The Art of the Publisher by Roberto Calasso

The Art of the Publisher by Roberto CalassoThe Art of the Publisher by Roberto Calasso
  • Year2017
  • LanguageRussian
  • Edition300
  • Pages160
  • BindingHardcover
  • Price410 RUB
Garage publishing program in collaboration with Ad Marginem Press

One of the most interesting publishers of our time remembers the golden age of the book industry.

To the founder and main ideologist of Adelphi in Milan, publishing is an art rather than business. Just like a writer, a true publisher has the ‘capacity to give form to a plurality of books as though they were the chapters of a single book.’ At the same time, every edition (s)he produces should be what Calasso calls (following his friend Roberto Bazlen) a singular book. A medieval mystic, a one-book author, a little-known poet, and an acclaimed master can all be published within one series under the condition that they match its ‘form’—meaning not only the typography and design, but also the special experience of reading they offer. The choice of books is therefore an intuitive process, informed by the publisher’s sense rather than by public opinion or profit.

‘Form’-oriented publishing developed in Italy towards the end of the fifteenth century and peaked in the twentieth century with the emergence of Gallimard in France, Insel, and later, Suhrkamp in Germany, Einuadi in Italy, and a number of other European publishers, whose books allow us to reconstruct the complex cultural history of the past hundred years through its literary, philosophical, and critical choices and influences. Adelphi joined the group in the 1960s.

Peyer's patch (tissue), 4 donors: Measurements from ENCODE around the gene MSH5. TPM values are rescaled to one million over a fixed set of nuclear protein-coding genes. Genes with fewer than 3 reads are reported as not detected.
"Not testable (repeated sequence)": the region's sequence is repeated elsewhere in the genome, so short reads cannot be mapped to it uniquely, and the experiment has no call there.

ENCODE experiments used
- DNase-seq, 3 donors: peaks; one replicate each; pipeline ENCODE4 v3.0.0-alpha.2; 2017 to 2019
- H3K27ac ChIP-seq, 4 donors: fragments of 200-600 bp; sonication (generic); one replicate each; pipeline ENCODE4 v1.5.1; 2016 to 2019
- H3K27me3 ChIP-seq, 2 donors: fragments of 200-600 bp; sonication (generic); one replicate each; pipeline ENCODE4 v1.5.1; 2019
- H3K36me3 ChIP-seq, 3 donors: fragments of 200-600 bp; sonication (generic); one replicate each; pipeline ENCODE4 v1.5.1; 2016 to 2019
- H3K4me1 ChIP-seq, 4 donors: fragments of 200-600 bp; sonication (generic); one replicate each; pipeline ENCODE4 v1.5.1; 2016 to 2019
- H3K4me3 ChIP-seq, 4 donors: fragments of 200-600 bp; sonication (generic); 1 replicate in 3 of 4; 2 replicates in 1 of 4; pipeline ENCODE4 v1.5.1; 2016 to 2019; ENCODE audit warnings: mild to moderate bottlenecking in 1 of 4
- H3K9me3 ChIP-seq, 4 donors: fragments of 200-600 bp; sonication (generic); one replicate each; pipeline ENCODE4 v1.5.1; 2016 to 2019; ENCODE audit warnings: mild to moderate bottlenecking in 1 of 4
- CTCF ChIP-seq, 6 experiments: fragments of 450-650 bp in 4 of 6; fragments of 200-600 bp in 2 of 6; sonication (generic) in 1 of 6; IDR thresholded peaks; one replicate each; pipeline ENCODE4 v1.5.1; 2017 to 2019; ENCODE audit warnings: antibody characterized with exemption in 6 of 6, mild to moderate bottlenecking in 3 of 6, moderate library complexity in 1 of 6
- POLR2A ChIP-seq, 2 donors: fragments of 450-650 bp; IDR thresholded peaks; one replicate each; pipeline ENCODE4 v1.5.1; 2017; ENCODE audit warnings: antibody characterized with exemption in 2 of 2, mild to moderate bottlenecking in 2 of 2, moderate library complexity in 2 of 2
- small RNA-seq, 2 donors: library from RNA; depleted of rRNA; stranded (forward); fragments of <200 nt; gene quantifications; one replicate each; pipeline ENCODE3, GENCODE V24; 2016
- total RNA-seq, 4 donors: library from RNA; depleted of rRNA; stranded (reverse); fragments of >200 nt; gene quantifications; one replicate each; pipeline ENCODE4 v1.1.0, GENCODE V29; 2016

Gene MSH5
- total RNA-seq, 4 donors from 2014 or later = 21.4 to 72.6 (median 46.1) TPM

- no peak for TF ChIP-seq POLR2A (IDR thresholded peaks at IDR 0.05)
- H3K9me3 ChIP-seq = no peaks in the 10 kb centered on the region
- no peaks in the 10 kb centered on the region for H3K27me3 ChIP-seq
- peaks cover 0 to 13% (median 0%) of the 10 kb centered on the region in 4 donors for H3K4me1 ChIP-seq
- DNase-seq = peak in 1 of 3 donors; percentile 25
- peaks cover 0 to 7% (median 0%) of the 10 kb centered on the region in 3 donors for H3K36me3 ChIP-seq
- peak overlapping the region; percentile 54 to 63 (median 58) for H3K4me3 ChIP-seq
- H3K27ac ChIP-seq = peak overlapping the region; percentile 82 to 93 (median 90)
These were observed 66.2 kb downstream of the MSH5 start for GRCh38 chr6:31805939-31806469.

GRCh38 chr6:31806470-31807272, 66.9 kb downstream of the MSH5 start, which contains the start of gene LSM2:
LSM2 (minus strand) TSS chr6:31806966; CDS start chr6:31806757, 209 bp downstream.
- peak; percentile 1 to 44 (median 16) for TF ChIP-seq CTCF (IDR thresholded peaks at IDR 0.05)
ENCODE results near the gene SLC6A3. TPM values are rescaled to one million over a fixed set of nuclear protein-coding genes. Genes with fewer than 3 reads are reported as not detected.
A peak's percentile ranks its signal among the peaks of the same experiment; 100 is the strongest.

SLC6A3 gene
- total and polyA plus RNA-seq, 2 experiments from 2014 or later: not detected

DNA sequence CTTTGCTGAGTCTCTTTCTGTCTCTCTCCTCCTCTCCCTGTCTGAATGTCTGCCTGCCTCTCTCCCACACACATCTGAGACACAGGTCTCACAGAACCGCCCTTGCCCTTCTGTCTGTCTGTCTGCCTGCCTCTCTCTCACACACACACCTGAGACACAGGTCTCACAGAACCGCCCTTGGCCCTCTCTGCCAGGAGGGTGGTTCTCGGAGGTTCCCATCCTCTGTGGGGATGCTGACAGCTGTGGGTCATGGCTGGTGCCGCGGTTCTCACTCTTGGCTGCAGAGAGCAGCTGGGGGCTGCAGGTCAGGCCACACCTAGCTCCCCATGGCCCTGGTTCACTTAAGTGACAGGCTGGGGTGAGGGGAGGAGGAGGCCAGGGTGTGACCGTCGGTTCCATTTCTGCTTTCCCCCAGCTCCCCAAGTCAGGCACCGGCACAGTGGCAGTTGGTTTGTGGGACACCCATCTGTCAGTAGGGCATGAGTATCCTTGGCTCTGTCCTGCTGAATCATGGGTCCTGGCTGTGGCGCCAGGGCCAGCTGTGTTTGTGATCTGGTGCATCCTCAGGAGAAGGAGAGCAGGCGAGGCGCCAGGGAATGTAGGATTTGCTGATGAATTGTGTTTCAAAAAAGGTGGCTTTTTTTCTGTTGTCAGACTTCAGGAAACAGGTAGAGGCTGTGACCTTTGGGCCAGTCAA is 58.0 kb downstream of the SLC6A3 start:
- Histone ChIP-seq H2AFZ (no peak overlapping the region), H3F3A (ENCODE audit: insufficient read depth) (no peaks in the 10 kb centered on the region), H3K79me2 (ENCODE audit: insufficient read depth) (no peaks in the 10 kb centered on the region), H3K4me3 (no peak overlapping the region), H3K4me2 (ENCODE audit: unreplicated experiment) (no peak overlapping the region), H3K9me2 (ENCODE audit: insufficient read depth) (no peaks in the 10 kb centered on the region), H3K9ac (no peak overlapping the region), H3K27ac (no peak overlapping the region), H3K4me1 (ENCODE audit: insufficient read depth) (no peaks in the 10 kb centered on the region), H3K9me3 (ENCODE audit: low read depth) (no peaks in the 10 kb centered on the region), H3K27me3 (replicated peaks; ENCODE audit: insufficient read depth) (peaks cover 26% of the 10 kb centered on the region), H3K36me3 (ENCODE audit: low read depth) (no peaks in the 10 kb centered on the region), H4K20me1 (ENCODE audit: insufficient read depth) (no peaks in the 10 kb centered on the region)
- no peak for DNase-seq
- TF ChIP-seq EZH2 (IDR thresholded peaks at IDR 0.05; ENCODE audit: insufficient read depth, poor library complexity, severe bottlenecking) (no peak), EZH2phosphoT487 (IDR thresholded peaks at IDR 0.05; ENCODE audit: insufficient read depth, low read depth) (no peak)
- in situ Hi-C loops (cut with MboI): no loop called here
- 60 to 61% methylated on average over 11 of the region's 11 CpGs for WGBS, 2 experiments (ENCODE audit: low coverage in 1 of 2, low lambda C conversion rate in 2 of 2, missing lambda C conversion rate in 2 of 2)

Accused, at different times, of elitism, selling out, and even Gnosticism, Adelphi remained faithful to publishing singular books. Although they generally chose to publish single works by different authors, rather than collections, exceptions were made for the Austrian novelist Joseph Roth and Georges Simenon’s non-Maigret writings. The house was always attentive to the design of the cover—‘the skin of the book’, which Calasso discusses in detail in one of the essays. Several texts are devoted to colleagues Calasso admires, while others contain his meditations on the contemporary book industry, where publishers with character and unique style are being pushed out of the market by faceless producers churning out books to fit every taste.


Roberto Calasso (b. 1941) is an Italian author, publisher and translator, the owner and chief editor of Adelphi, which he founded at the age of twenty-two. Calasso has translated books by Nietzsche, Kafka, and Karl Kraus, while his own novels and essays have been translated into over twenty languages. His novel The Marriage of Cadmus and Harmony (1988), published in twenty-two countries, was awarded Charles Veillon European Prize and the French Best Foreign Book Prize.